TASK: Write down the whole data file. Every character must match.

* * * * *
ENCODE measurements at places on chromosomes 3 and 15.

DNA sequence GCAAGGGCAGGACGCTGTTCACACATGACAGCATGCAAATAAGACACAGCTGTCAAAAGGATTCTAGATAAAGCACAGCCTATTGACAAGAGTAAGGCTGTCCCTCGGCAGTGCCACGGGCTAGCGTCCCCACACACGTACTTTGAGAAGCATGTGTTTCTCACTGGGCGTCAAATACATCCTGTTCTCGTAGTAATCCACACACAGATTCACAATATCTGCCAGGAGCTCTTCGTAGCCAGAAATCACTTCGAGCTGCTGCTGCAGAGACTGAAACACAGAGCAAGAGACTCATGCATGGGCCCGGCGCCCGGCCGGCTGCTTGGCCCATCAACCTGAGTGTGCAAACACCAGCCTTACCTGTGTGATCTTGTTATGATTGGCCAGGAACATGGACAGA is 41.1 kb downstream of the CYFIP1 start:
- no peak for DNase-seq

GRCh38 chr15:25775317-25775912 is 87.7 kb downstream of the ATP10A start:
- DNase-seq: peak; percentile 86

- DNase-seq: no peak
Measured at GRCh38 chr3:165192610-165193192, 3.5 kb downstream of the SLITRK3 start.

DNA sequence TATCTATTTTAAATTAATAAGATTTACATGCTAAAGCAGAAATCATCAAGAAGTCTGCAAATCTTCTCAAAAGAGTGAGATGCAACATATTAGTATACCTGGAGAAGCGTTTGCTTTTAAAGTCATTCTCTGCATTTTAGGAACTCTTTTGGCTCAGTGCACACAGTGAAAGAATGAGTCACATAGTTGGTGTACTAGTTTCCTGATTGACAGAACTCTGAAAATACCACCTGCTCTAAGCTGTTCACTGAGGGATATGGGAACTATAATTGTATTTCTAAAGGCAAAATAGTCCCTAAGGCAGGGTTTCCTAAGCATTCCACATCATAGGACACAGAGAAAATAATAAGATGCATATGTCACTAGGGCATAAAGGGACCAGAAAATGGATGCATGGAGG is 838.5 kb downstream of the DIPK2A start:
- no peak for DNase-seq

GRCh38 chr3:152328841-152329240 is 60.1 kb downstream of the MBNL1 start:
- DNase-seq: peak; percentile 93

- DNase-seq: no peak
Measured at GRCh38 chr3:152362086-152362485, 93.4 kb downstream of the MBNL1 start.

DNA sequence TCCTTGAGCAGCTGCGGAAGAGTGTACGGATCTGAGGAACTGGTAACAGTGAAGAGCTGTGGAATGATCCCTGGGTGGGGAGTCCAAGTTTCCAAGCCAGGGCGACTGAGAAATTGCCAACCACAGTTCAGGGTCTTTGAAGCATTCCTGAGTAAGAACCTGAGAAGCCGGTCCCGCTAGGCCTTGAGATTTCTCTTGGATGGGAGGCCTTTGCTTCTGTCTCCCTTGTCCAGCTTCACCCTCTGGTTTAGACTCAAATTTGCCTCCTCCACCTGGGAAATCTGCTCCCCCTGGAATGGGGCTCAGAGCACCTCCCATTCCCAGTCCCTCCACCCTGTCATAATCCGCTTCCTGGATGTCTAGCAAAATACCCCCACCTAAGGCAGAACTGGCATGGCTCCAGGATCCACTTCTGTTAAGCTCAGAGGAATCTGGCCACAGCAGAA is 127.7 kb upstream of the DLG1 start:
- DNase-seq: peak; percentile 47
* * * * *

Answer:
ENCODE measurements at places on chromosomes 3 and 15.

DNA sequence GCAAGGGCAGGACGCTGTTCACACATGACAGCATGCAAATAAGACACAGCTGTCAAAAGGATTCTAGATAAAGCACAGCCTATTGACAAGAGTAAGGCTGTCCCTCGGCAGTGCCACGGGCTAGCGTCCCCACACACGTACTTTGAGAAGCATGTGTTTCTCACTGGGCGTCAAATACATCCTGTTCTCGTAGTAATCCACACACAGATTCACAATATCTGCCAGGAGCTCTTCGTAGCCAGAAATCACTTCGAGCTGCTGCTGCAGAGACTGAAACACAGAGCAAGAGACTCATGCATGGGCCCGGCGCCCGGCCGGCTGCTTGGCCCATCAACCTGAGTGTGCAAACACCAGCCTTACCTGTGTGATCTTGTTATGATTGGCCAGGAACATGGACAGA is 41.1 kb downstream of the CYFIP1 start:
- no peak for DNase-seq

GRCh38 chr15:25775317-25775912 is 87.7 kb downstream of the ATP10A start:
- DNase-seq: peak; percentile 86

- DNase-seq: no peak
Measured at GRCh38 chr3:165192610-165193192, 3.5 kb downstream of the SLITRK3 start.

DNA sequence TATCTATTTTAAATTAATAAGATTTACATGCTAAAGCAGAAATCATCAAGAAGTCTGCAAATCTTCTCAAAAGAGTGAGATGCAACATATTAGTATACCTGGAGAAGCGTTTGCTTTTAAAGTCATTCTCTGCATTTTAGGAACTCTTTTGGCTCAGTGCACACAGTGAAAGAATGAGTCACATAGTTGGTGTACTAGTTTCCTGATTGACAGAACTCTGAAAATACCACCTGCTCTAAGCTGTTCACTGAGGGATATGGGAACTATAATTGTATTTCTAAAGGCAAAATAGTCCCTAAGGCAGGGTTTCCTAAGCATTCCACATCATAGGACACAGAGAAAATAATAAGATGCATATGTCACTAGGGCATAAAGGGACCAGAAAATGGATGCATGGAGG is 838.5 kb downstream of the DIPK2A start:
- no peak for DNase-seq

GRCh38 chr3:152328841-152329240 is 60.1 kb downstream of the MBNL1 start:
- DNase-seq: peak; percentile 93

- DNase-seq: no peak
Measured at GRCh38 chr3:152362086-152362485, 93.4 kb downstream of the MBNL1 start.

DNA sequence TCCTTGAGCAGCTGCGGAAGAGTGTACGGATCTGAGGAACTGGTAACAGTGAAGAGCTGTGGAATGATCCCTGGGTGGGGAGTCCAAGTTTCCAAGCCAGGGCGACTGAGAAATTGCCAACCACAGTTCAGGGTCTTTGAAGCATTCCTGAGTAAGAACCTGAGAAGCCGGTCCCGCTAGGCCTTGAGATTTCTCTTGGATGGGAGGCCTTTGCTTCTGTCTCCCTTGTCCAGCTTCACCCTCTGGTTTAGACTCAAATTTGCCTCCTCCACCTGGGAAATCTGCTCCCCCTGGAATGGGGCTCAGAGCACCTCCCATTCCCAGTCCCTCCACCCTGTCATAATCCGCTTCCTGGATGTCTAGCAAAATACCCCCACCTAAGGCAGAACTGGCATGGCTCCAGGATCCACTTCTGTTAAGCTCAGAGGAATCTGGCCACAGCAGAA is 127.7 kb upstream of the DLG1 start:
- DNase-seq: peak; percentile 47